Anna Ruth Ramos | Staff Writer
It’s a whole new world of digital film and TV with daily and real-time releases, but is that the final stop?
The next time you watch your favorite movie or TV show, imagine that you are actually in that show or movie. Pretend you’re a character seeing what the characters see, existing in the same setting that they are in and even feeling the emotions they’re feeling. This concept is slowly becoming a reality through the technology of virtual reality (VR), and it could very well be the next step not only for video games but also for film and television. Oliver Franklin-Wallis’ article in Wired UK, entitled “Virtual reality will transform cinema in 2016,” explores the potential and limitations of VR applications.
On-Demand is the New Trend (#ODiNT) or Is it?
In the age of Netflix and Hulu, Video-on-Demand and iTunes, our consumption of digital video entertainment has become more and more dependent on instant gratification. Brands that offer digital entertainment have now been turned into verbs. Missed last night’s “Designated Survivor” episode? Hulu it up. Missed “Ghostbusters” in theaters this summer? iTunes or Amazon it.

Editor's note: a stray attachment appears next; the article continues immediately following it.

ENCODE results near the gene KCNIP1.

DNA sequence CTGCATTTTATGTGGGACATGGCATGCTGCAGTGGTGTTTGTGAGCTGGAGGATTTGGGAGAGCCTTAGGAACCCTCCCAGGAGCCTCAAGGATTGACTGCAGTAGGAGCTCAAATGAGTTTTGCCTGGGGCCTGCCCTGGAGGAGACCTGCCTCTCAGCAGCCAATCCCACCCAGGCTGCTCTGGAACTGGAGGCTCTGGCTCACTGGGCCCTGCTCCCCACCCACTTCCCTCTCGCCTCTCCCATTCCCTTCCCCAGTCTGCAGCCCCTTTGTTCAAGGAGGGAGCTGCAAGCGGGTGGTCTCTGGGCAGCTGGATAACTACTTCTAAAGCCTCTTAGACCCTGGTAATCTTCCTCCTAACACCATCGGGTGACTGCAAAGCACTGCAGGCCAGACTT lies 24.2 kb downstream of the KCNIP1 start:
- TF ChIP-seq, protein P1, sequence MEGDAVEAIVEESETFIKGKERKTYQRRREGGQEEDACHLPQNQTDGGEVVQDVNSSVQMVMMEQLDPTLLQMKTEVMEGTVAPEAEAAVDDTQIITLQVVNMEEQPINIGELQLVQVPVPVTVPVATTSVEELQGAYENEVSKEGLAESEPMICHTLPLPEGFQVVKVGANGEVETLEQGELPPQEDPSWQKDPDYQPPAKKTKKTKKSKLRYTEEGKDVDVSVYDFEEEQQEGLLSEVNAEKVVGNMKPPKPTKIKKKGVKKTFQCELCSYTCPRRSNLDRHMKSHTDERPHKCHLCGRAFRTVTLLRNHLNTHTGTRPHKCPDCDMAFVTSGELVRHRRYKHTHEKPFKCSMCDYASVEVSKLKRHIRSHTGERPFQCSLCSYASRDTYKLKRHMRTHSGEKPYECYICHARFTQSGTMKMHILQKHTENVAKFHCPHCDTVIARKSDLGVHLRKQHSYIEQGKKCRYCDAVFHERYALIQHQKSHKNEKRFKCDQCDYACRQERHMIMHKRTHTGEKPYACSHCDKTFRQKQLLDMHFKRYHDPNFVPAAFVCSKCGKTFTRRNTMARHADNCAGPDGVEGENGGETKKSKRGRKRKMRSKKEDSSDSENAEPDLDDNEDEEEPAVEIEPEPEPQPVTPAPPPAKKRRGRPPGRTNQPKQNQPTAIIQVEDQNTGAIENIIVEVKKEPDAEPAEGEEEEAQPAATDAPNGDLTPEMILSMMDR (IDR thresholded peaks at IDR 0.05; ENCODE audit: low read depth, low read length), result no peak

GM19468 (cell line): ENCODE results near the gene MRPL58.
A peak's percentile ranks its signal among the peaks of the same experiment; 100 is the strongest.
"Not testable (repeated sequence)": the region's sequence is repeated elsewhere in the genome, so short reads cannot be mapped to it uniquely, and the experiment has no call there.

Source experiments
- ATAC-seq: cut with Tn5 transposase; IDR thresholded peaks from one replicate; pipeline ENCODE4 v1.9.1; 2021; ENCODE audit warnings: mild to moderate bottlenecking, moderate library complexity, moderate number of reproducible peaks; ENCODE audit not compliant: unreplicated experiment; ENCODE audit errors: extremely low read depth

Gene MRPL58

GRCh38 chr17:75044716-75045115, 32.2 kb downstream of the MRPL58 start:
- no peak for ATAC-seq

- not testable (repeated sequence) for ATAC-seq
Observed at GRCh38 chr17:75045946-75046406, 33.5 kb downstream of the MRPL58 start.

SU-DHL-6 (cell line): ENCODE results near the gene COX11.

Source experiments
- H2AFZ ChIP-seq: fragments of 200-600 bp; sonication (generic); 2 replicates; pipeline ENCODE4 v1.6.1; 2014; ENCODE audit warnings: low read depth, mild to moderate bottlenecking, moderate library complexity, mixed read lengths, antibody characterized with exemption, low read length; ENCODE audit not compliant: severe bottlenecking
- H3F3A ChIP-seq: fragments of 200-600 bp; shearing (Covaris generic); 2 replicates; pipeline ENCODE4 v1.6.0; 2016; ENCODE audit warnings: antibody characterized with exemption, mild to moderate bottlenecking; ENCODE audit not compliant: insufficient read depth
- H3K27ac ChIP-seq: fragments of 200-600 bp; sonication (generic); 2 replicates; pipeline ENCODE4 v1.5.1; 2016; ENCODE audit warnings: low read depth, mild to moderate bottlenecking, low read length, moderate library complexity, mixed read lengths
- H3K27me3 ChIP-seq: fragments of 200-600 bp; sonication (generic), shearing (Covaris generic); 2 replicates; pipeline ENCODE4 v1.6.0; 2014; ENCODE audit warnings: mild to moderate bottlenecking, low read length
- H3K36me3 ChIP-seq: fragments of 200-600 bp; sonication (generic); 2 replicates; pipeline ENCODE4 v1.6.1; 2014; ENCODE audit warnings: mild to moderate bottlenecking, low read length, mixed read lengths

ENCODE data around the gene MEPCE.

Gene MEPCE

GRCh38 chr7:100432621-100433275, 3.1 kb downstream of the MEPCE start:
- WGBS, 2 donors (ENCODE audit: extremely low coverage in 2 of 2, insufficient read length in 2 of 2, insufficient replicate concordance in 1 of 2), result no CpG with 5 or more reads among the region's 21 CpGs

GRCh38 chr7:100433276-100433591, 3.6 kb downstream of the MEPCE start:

Audiences went from anticipating beloved TV shows on its first air, to taping over the VHS in the ‘90s, to TiVo-ing or DVR-ing them in the 2000s, to now Hulu-ing it the very next day. These days, we can pull up an app, go on a website, type on a search bar, look for the title of our favorite show and—boom! Streaming mode. Binge-watching commences. Instant gratification.
Reporter Larry Downes writes in the Washington Post that “The future of TV is arriving faster than anyone predicted.” Downes explained that contemporary consumers prefer a more personalized video experience, contributing to audiences watching more at home than at the theater.
In the Chicago Tribune article “Will watching movies in future include texting, or a hit closer to home,” reporter Rosenthal discusses the future decline of the traditional movie theater experience, where moviegoers will no longer have to go to the cinema to watch the latest film but rather sit in the comfort of their own home. Rosenthal quoted director M. Night Shyamalan’s (“Signs,” “The Sixth Sense,” “Lady in the Water”) tweets on the matter: “There are other ways to experience art on your phone (and) laptop. But cinema is a group of strangers sharing stories (and) it belongs in a theater… Film is meant to bring people together.”
The age of customized digital entertainment has arrived, and it is only getting faster, more convenient and more widely available. So either hold on to the experience of the cinema as we know it, or enjoy this present that is sprinting into the future: Netflix it. Hulu it up. Keep calm and binge-watch.